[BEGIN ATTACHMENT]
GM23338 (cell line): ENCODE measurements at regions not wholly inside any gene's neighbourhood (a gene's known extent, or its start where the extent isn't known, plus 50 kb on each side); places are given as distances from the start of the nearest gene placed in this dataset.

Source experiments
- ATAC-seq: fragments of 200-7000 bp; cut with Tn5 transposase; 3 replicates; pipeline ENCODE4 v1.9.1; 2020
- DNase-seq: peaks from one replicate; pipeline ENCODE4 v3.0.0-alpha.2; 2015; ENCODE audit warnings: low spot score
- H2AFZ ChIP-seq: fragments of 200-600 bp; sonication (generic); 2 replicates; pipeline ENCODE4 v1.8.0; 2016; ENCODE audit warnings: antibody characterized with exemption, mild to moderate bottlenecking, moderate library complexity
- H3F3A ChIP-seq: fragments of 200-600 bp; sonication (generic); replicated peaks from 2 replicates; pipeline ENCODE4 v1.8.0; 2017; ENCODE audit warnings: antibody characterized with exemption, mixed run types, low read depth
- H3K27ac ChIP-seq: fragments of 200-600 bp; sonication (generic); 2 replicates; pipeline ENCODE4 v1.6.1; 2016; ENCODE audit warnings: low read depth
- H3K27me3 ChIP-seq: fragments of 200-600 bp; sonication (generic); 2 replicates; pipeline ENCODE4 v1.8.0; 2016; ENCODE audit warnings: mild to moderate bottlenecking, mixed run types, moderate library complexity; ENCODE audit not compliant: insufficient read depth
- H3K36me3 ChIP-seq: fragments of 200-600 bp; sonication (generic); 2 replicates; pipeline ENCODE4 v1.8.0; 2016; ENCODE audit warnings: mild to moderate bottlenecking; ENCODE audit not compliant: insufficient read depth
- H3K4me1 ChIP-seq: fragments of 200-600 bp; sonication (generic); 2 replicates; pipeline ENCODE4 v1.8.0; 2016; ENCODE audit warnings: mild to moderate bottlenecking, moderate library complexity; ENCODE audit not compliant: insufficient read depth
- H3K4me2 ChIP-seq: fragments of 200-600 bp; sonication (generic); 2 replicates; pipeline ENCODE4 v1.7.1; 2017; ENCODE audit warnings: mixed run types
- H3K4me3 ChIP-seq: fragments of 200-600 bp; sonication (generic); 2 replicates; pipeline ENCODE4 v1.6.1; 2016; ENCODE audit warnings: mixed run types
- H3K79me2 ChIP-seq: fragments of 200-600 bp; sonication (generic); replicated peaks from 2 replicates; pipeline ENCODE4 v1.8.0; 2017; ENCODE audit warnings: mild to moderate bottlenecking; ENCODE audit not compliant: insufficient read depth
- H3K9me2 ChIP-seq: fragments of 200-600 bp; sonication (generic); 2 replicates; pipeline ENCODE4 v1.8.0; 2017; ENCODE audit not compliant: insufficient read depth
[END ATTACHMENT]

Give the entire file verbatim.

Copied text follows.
GM23338 (cell line): ENCODE measurements at regions not wholly inside any gene's neighbourhood (a gene's known extent, or its start where the extent isn't known, plus 50 kb on each side); places are given as distances from the start of the nearest gene placed in this dataset.

Source experiments
- ATAC-seq: fragments of 200-7000 bp; cut with Tn5 transposase; 3 replicates; pipeline ENCODE4 v1.9.1; 2020
- DNase-seq: peaks from one replicate; pipeline ENCODE4 v3.0.0-alpha.2; 2015; ENCODE audit warnings: low spot score
- H2AFZ ChIP-seq: fragments of 200-600 bp; sonication (generic); 2 replicates; pipeline ENCODE4 v1.8.0; 2016; ENCODE audit warnings: antibody characterized with exemption, mild to moderate bottlenecking, moderate library complexity
- H3F3A ChIP-seq: fragments of 200-600 bp; sonication (generic); replicated peaks from 2 replicates; pipeline ENCODE4 v1.8.0; 2017; ENCODE audit warnings: antibody characterized with exemption, mixed run types, low read depth
- H3K27ac ChIP-seq: fragments of 200-600 bp; sonication (generic); 2 replicates; pipeline ENCODE4 v1.6.1; 2016; ENCODE audit warnings: low read depth
- H3K27me3 ChIP-seq: fragments of 200-600 bp; sonication (generic); 2 replicates; pipeline ENCODE4 v1.8.0; 2016; ENCODE audit warnings: mild to moderate bottlenecking, mixed run types, moderate library complexity; ENCODE audit not compliant: insufficient read depth
- H3K36me3 ChIP-seq: fragments of 200-600 bp; sonication (generic); 2 replicates; pipeline ENCODE4 v1.8.0; 2016; ENCODE audit warnings: mild to moderate bottlenecking; ENCODE audit not compliant: insufficient read depth
- H3K4me1 ChIP-seq: fragments of 200-600 bp; sonication (generic); 2 replicates; pipeline ENCODE4 v1.8.0; 2016; ENCODE audit warnings: mild to moderate bottlenecking, moderate library complexity; ENCODE audit not compliant: insufficient read depth
- H3K4me2 ChIP-seq: fragments of 200-600 bp; sonication (generic); 2 replicates; pipeline ENCODE4 v1.7.1; 2017; ENCODE audit warnings: mixed run types
- H3K4me3 ChIP-seq: fragments of 200-600 bp; sonication (generic); 2 replicates; pipeline ENCODE4 v1.6.1; 2016; ENCODE audit warnings: mixed run types
- H3K79me2 ChIP-seq: fragments of 200-600 bp; sonication (generic); replicated peaks from 2 replicates; pipeline ENCODE4 v1.8.0; 2017; ENCODE audit warnings: mild to moderate bottlenecking; ENCODE audit not compliant: insufficient read depth
- H3K9me2 ChIP-seq: fragments of 200-600 bp; sonication (generic); 2 replicates; pipeline ENCODE4 v1.8.0; 2017; ENCODE audit not compliant: insufficient read depth